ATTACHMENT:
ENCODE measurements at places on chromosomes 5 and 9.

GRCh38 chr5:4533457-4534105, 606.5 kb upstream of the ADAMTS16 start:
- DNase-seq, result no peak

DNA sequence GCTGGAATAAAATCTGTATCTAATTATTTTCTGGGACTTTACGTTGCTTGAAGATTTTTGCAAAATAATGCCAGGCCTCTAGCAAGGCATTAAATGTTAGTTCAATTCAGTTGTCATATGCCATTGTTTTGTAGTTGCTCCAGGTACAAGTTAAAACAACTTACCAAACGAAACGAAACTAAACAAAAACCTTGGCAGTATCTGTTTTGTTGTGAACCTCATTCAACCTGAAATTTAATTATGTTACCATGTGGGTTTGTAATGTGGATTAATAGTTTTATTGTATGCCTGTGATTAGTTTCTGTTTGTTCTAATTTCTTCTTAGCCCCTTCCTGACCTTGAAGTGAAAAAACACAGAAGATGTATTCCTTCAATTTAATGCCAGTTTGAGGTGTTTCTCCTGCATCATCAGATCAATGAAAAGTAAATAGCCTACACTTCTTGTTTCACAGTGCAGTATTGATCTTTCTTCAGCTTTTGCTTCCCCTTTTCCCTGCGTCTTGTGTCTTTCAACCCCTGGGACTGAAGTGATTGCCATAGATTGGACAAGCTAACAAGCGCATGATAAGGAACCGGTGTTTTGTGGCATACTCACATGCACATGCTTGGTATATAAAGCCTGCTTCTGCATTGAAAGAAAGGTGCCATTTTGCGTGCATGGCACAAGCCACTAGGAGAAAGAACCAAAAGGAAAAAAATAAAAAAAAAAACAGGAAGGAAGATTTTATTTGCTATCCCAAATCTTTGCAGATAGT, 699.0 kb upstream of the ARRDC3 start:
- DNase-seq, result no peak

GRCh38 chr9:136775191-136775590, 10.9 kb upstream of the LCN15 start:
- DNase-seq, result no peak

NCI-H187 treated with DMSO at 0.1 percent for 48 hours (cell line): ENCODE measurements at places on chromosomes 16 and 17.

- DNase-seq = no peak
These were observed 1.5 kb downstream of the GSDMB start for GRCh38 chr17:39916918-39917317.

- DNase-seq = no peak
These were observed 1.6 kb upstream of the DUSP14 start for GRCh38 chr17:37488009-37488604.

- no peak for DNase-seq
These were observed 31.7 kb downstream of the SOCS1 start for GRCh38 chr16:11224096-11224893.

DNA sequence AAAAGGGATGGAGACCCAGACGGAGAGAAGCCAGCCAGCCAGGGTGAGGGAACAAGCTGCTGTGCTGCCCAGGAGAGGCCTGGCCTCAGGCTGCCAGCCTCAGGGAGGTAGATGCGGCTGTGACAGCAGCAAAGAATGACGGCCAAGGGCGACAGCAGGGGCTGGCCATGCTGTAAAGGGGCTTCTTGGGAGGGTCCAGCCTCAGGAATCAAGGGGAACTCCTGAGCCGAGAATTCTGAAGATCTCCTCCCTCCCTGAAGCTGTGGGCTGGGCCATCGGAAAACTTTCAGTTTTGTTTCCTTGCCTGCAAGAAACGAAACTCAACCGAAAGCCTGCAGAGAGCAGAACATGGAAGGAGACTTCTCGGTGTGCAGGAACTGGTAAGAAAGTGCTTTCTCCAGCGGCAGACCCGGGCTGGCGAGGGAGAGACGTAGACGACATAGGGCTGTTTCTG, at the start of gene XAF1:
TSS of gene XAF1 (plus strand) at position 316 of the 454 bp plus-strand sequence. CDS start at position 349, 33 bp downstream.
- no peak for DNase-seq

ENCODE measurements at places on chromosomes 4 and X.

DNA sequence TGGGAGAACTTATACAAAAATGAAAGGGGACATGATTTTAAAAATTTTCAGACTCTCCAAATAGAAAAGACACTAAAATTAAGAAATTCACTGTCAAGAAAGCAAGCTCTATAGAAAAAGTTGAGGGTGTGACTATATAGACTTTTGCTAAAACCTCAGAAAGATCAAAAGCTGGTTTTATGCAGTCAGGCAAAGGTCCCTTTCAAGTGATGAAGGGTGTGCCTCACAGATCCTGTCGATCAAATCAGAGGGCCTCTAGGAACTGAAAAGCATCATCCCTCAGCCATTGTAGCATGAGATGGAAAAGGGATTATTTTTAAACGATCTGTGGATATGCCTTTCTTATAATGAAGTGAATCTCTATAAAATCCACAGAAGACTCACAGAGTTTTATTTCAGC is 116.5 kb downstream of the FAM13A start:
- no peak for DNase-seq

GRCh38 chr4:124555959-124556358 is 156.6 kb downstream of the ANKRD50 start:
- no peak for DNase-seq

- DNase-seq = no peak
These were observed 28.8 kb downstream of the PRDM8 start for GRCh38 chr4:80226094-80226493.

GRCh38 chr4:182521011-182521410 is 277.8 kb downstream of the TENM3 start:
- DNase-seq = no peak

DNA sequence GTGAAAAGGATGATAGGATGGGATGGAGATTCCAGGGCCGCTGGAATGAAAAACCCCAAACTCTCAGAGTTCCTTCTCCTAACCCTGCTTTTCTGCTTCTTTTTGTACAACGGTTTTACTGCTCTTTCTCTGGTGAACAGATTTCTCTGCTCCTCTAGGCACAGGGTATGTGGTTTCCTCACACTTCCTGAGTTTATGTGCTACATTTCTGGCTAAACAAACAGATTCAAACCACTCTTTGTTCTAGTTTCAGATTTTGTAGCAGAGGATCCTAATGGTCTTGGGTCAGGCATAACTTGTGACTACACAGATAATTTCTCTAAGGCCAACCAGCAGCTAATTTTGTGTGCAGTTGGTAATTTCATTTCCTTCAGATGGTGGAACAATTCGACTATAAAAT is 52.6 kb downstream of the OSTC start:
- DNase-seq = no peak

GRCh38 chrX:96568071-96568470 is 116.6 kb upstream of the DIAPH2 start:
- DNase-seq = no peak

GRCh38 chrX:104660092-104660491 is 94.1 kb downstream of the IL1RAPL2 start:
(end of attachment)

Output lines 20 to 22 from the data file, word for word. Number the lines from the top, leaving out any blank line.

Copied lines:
- no peak for DNase-seq

GRCh38 chr4:124555959-124556358 is 156.6 kb downstream of the ANKRD50 start:
- no peak for DNase-seq